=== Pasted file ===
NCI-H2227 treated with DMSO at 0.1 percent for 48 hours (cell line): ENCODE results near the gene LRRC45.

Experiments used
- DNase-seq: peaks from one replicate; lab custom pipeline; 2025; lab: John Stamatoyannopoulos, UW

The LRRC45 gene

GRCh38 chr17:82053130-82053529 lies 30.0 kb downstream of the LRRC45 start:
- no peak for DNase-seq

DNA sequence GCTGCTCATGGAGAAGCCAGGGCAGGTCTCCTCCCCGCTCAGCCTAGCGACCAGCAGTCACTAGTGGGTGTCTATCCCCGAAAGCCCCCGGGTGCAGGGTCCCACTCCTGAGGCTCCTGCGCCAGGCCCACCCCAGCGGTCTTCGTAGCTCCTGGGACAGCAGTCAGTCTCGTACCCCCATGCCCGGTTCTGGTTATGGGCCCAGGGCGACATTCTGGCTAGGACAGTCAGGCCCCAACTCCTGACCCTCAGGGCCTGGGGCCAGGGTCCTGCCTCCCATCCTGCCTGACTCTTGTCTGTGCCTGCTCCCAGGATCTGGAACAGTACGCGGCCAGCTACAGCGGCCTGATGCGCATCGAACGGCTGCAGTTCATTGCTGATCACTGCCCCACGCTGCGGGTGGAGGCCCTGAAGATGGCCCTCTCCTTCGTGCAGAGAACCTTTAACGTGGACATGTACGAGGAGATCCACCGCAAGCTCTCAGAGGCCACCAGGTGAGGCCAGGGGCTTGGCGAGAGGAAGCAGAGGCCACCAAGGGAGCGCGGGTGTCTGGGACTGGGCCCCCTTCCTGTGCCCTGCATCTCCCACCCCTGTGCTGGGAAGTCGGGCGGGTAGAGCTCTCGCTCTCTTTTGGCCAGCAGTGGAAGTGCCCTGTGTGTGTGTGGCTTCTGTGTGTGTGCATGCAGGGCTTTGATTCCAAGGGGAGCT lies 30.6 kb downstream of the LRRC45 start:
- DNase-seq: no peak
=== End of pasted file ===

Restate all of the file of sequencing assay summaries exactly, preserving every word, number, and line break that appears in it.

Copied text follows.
NCI-H2227 treated with DMSO at 0.1 percent for 48 hours (cell line): ENCODE results near the gene LRRC45.

Experiments used
- DNase-seq: peaks from one replicate; lab custom pipeline; 2025; lab: John Stamatoyannopoulos, UW

The LRRC45 gene

GRCh38 chr17:82053130-82053529 lies 30.0 kb downstream of the LRRC45 start:
- no peak for DNase-seq

DNA sequence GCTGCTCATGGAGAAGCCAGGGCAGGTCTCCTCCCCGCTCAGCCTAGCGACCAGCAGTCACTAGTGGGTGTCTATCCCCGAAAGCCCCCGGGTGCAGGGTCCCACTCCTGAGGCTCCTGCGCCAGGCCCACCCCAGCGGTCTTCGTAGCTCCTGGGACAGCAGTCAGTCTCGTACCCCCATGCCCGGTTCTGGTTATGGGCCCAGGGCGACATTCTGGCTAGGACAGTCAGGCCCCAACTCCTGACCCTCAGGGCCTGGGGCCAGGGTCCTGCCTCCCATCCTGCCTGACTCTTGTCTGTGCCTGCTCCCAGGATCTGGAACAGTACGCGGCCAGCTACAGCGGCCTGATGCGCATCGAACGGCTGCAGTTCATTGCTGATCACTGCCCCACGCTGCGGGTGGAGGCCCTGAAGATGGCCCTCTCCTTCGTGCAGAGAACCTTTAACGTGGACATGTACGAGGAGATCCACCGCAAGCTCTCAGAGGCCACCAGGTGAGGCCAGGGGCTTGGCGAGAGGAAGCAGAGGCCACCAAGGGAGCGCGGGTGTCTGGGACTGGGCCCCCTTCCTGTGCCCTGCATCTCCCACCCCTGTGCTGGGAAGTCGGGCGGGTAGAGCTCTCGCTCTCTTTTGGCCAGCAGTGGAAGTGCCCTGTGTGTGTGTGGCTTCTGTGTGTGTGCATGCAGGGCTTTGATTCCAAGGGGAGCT lies 30.6 kb downstream of the LRRC45 start:
- DNase-seq: no peak